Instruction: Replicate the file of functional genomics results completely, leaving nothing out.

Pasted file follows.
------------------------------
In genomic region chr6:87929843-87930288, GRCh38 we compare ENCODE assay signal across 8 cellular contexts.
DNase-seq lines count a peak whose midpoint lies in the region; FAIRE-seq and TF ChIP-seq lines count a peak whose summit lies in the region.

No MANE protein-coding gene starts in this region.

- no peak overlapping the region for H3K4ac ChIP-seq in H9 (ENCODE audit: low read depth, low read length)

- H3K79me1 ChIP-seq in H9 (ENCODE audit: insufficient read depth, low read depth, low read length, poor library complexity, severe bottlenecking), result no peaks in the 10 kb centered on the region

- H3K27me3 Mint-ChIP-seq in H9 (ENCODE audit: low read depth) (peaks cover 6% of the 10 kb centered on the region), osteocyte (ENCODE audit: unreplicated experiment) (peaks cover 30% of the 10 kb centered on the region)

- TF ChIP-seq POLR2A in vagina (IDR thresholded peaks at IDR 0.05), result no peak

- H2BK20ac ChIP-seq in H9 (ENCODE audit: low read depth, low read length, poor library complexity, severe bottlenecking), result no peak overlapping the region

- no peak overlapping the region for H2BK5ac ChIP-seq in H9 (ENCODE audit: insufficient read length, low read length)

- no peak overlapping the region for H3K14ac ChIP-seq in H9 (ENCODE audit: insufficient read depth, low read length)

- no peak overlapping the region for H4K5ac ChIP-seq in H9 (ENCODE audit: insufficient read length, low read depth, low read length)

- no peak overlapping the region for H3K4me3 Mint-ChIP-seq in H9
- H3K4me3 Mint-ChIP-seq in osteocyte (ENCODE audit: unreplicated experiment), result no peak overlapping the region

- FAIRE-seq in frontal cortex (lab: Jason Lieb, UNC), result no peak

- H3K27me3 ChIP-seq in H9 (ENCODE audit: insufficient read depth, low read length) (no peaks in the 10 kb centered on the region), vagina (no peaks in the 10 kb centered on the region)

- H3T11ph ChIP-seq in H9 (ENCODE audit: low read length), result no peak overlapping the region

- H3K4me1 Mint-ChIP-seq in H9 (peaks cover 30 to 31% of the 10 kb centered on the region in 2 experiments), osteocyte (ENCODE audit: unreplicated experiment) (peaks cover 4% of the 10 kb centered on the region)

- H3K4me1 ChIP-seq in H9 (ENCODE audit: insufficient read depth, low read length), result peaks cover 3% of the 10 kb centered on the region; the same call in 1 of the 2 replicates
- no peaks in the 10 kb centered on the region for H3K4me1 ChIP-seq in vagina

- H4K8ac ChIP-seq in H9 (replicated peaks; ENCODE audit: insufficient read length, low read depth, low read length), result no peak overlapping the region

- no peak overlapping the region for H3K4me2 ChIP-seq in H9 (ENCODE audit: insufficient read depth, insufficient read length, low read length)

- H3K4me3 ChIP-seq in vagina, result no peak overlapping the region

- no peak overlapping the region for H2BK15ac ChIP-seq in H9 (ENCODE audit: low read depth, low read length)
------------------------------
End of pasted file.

In genomic region chr6:87929843-87930288, GRCh38 we compare ENCODE assay signal across 8 cellular contexts.
DNase-seq lines count a peak whose midpoint lies in the region; FAIRE-seq and TF ChIP-seq lines count a peak whose summit lies in the region.

No MANE protein-coding gene starts in this region.

- no peak overlapping the region for H3K4ac ChIP-seq in H9 (ENCODE audit: low read depth, low read length)

- H3K79me1 ChIP-seq in H9 (ENCODE audit: insufficient read depth, low read depth, low read length, poor library complexity, severe bottlenecking), result no peaks in the 10 kb centered on the region

- H3K27me3 Mint-ChIP-seq in H9 (ENCODE audit: low read depth) (peaks cover 6% of the 10 kb centered on the region), osteocyte (ENCODE audit: unreplicated experiment) (peaks cover 30% of the 10 kb centered on the region)

- TF ChIP-seq POLR2A in vagina (IDR thresholded peaks at IDR 0.05), result no peak

- H2BK20ac ChIP-seq in H9 (ENCODE audit: low read depth, low read length, poor library complexity, severe bottlenecking), result no peak overlapping the region

- no peak overlapping the region for H2BK5ac ChIP-seq in H9 (ENCODE audit: insufficient read length, low read length)

- no peak overlapping the region for H3K14ac ChIP-seq in H9 (ENCODE audit: insufficient read depth, low read length)

- no peak overlapping the region for H4K5ac ChIP-seq in H9 (ENCODE audit: insufficient read length, low read depth, low read length)

- no peak overlapping the region for H3K4me3 Mint-ChIP-seq in H9
- H3K4me3 Mint-ChIP-seq in osteocyte (ENCODE audit: unreplicated experiment), result no peak overlapping the region

- FAIRE-seq in frontal cortex (lab: Jason Lieb, UNC), result no peak

- H3K27me3 ChIP-seq in H9 (ENCODE audit: insufficient read depth, low read length) (no peaks in the 10 kb centered on the region), vagina (no peaks in the 10 kb centered on the region)

- H3T11ph ChIP-seq in H9 (ENCODE audit: low read length), result no peak overlapping the region

- H3K4me1 Mint-ChIP-seq in H9 (peaks cover 30 to 31% of the 10 kb centered on the region in 2 experiments), osteocyte (ENCODE audit: unreplicated experiment) (peaks cover 4% of the 10 kb centered on the region)

- H3K4me1 ChIP-seq in H9 (ENCODE audit: insufficient read depth, low read length), result peaks cover 3% of the 10 kb centered on the region; the same call in 1 of the 2 replicates
- no peaks in the 10 kb centered on the region for H3K4me1 ChIP-seq in vagina

- H4K8ac ChIP-seq in H9 (replicated peaks; ENCODE audit: insufficient read length, low read depth, low read length), result no peak overlapping the region

- no peak overlapping the region for H3K4me2 ChIP-seq in H9 (ENCODE audit: insufficient read depth, insufficient read length, low read length)

- H3K4me3 ChIP-seq in vagina, result no peak overlapping the region

- no peak overlapping the region for H2BK15ac ChIP-seq in H9 (ENCODE audit: low read depth, low read length)